After our last update yesterday we got a LOT of feedback about our upcoming USDA grant. We had some really amazing questions from a lot of curious educators asking us how they could power their educational project through grant writing. Check out below as we outline 5 quick and easy tips that will help you get started today!
So you’ve decided as an individual, university, or public school system that you want to pursue the wonderful world of grants, or Other People’s Money (OPM). However, you likely have no idea where to start. You are definitely not alone: grant writing is foreign to most of the population. Grants, after all, are typically utilized by college researchers and non-profits!
Grant Writing is Not Free Money!
Just be warned, grant writing and grants aren’t for everyone. They aren’t going to reduce your debt; they won’t help you market your company, and they certainly won’t give you the money just because you want it. Trust me…I’ve asked.
However, with a little focus and a lot of perseverance, grants can be a great tool to help jump start your graduate school research or that innovative educational project you have been thinking about!
These 5 steps will not guarantee you ‘free’ money because grants are not free; they all contain obligations in order to access this money that does not need to be repaid. This comes in the form of updates, reports, presentations, or even dollar-for-dollar cash or in-kind matching funds.
I know what you are thinking. So basically, I just have to read your blog and then I can have the money?!?!
WRONG…and here I was thinking you were paying attention.
These 5 criteria will point you in the right direction and get you on your way to that first check to fund whatever endeavor your heart desires. But it is by no means a comprehensive guide or the end all be all of grant writing. Shoot us an email if “A Comprehensive Guide to Power your Educational Tools through Grant Writing” is something that interests you. We will make it happen.
However, if you only take one thing away from this blog let it be that grant writing will take time and effort. Lots of time, sometimes over 100s hours of work depending on the size and scope of the project. So strap in, get some bulletproof coffee and give yourself plenty of time to strive for perfection.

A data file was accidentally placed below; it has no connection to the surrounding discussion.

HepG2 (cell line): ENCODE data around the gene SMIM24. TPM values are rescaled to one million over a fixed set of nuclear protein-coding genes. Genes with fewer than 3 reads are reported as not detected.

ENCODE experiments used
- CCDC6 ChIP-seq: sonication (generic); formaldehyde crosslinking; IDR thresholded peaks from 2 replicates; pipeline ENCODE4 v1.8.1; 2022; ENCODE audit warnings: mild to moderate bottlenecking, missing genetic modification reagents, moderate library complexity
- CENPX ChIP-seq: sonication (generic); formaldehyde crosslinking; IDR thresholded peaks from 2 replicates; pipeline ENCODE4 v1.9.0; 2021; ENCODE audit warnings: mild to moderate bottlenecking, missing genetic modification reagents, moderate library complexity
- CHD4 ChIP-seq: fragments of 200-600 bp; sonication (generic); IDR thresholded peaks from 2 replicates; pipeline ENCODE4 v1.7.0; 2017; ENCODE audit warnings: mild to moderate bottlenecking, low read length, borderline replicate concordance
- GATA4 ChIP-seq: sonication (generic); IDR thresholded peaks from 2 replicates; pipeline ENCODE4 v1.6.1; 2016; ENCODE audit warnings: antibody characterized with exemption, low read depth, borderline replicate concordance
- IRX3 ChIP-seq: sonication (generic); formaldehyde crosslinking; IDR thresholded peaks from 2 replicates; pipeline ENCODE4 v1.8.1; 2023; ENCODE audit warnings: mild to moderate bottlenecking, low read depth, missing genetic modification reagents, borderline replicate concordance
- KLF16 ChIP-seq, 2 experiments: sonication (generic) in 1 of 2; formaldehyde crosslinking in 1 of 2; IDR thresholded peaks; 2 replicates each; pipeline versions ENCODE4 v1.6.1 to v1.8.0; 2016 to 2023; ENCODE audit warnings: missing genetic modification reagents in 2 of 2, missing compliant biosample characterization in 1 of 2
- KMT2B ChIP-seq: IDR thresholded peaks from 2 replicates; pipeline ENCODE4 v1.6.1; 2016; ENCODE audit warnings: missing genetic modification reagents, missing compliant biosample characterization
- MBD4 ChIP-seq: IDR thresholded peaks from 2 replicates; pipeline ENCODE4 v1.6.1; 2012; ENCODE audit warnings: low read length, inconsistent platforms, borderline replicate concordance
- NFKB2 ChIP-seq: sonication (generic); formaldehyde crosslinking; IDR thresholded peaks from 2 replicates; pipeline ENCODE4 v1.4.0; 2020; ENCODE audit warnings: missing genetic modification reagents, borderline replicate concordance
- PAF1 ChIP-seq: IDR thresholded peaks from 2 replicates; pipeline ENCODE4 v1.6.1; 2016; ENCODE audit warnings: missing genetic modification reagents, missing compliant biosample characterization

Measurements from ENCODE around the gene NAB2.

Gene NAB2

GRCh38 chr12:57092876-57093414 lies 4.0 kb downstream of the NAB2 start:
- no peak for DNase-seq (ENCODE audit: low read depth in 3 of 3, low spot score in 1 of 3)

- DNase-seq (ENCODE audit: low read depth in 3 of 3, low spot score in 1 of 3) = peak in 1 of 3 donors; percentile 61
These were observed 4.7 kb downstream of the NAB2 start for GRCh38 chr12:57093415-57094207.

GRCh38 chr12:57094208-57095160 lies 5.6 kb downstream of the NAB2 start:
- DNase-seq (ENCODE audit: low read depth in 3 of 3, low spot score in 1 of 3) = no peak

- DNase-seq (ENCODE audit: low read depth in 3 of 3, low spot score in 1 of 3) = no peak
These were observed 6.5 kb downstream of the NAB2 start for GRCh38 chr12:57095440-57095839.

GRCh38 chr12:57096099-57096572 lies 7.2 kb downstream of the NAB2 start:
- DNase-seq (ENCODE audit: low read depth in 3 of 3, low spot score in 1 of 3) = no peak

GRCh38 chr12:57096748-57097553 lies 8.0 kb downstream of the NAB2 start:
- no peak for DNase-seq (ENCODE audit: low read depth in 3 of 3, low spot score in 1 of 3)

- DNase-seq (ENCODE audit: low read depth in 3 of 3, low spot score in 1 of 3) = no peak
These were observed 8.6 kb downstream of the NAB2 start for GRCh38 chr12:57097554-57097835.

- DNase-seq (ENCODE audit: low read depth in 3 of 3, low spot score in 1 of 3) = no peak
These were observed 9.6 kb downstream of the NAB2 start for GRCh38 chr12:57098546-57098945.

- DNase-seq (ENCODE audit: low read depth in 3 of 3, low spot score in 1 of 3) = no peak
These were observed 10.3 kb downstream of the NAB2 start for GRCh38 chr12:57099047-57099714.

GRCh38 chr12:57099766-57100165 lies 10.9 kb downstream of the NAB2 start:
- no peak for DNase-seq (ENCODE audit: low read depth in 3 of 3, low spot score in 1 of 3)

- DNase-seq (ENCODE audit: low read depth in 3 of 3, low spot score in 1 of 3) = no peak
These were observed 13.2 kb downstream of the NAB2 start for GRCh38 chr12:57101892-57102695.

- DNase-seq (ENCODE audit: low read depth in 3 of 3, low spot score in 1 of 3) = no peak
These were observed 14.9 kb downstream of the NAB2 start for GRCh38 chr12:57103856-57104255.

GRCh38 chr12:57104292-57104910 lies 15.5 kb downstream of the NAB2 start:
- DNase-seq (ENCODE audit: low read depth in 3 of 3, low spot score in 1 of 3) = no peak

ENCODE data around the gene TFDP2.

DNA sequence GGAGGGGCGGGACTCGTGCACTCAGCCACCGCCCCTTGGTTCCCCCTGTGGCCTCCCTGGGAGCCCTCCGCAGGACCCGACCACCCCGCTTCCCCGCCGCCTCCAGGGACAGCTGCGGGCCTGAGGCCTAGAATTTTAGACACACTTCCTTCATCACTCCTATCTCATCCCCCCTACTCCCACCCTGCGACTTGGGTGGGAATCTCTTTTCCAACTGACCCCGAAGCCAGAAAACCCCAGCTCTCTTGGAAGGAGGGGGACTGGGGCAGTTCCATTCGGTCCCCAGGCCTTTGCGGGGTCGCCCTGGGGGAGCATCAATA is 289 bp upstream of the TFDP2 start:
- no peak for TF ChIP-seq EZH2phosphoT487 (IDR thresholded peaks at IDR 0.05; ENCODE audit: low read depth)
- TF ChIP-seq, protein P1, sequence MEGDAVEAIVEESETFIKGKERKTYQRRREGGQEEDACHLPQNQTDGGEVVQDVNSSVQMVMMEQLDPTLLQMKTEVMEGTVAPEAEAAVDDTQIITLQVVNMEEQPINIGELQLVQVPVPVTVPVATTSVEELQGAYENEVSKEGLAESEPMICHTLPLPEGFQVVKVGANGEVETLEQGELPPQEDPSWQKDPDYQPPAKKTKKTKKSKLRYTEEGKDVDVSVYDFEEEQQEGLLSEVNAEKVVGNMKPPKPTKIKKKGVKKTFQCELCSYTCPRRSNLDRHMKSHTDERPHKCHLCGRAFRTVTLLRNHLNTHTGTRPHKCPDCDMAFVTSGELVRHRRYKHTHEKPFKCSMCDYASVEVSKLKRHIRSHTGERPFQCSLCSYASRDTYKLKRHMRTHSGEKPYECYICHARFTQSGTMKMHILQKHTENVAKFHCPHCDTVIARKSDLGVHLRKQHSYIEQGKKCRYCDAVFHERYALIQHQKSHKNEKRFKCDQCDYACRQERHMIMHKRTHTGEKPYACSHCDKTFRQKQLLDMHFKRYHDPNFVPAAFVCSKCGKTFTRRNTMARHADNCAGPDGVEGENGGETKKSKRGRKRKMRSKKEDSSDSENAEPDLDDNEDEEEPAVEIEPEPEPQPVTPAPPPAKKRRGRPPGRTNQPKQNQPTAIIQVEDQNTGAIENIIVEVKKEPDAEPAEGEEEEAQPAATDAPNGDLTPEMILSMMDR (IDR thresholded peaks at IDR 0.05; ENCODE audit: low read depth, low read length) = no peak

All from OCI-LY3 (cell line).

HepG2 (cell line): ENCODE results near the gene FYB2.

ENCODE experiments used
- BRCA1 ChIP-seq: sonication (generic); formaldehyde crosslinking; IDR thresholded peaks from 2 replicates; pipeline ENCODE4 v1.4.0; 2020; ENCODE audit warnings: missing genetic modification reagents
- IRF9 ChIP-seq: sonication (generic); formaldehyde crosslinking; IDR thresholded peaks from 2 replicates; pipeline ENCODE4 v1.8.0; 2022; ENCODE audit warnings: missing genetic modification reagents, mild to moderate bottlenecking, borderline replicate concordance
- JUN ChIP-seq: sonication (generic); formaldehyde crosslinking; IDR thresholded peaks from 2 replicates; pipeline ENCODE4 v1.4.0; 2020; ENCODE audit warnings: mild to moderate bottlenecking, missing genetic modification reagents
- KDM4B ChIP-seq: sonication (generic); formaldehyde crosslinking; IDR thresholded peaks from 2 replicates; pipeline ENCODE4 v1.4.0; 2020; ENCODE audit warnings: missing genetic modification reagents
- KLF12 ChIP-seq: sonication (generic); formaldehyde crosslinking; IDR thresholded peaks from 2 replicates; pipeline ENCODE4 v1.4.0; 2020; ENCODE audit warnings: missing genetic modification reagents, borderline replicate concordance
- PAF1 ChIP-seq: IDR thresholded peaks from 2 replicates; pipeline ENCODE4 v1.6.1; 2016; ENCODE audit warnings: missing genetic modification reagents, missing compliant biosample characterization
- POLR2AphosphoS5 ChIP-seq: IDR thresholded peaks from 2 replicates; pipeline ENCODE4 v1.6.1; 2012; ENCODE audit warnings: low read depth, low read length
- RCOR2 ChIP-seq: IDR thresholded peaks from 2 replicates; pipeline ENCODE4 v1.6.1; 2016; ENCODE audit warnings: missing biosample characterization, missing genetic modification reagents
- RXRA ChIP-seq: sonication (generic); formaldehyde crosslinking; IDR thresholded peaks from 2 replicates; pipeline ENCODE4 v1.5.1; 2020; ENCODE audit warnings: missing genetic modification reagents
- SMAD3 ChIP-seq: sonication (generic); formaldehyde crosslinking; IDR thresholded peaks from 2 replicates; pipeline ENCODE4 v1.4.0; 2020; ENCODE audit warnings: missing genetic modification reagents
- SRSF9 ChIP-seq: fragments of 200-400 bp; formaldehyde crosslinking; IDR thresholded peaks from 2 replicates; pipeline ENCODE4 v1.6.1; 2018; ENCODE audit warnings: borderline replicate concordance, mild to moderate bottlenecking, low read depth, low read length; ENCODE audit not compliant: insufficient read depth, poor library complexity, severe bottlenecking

1) Where to Look to Find the Money
So, you’ve decided you want to fund your project through grants. This will not be an easy road. Grants are highly competitive, so we suggest starting to look early…and often. Grants are funded primarily through government agencies like the Department of Agriculture or the Department of Health and Human Services.
Federal grants like these can all be found on grants.gov or the Fedral Business Opportunities webiste. You can also check local governments and foundations for specific opportunities to help develop your new learning tool. Some of the larger foundation like the Bill and Melinda Gates Foundation are great places to start for a non-profit looking to make a BIG splash.
I have found your State’s Department of Economics to be a HUGE resource to help find the right opportunity for your school.
2) Am I Eligible?
You started to search through all these grants and even picked out a few that look like they jive with your project. Where do you go from here? Well a big part of grant writing is knowing where you do and do not fit. Before diving further into these grants, recognize what type of operation you are running under. Most likely, if you are reading this article, you are a non-profit public school looking to fund a classroom innovation. But there are grants for everyone!
Now that you understand what type of system you work under it’s time to flip to the eligibility section of the grant request form, also know as an Request for Applications (RFA). There is ALWAYS an eligibility section. Read that over and ask yourself: Do I fit in any of the categories listed? No? Time to move on to the next grant.